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|Title:||Ultrastructural localisation of substance P, vasoactive intestinal peptide and somatostatin immunoreactivities in the submucous plexus of guinea pig ileum|
|Keywords:||Enteric nervous system|
|Source:||Wang, X.Y., Wong, W.C, Ling, E.A. (1995). Ultrastructural localisation of substance P, vasoactive intestinal peptide and somatostatin immunoreactivities in the submucous plexus of guinea pig ileum. Journal of Anatomy 186 (1) : 187-196. ScholarBank@NUS Repository.|
|Abstract:||The submucous neurons, especially those related to the lymphatic vessels, together with their associated synapses, were studied ultrastructurally with respect to their immunoreactivities for 3 types of neuropeptides, namely substance P (SP), vasoactive intestinal peptide (VIP) and somatostatin (SOM). With the antibodies directed against the 3 types of neuropeptides, a variable number of submucous neurons including those contacting the lymphatic vessels were immunostained. Based on the immunoreactivities and synaptic relations with the submucous neurons contacting the lymphatic vessels, at least 4 types of synaptic configurations were observed: immunopositive terminals with positive neurons, immunopositive terminals with negative neurons, immunonegative terminals with positive neurons and immunonegative terminals with negative neurons. All 4 types of synaptic configurations were observed in SP and VIP-immunostained specimens, with the exception of type 3 which was not encountered in samples immunoreacted for SOM. When the proportions of all 4 types of peptidergic immunopositive terminals contacting the lymphatic vessel-associated neurons were totalled, the value exceeded 100 %, suggesting the coexistence of 2 or more neuropeptides in the same terminals. Furthermore, some immunoreactive axon terminals made direct synaptic contacts with positive neurons suggesting the formation of the so-called 'peptide neuron chain'. It is speculated from this study that the submucous neurons receive multiple peptidergic inputs. The various synaptic contacts would imply a complicated reflex pathway in the submucous plexus.|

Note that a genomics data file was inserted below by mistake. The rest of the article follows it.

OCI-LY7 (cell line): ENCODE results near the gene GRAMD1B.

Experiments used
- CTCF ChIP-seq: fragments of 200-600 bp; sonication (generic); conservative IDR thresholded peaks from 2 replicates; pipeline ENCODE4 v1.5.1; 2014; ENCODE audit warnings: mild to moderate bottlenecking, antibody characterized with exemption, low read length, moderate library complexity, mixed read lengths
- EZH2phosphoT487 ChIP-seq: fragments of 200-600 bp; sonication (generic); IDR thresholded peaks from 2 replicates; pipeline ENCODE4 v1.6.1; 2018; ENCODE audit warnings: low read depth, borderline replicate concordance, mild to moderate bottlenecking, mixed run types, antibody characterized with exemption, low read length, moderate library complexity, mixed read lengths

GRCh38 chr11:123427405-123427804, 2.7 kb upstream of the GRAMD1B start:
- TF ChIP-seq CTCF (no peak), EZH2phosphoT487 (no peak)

|Source Title:||Journal of Anatomy|
|Appears in Collections:||Staff Publications|
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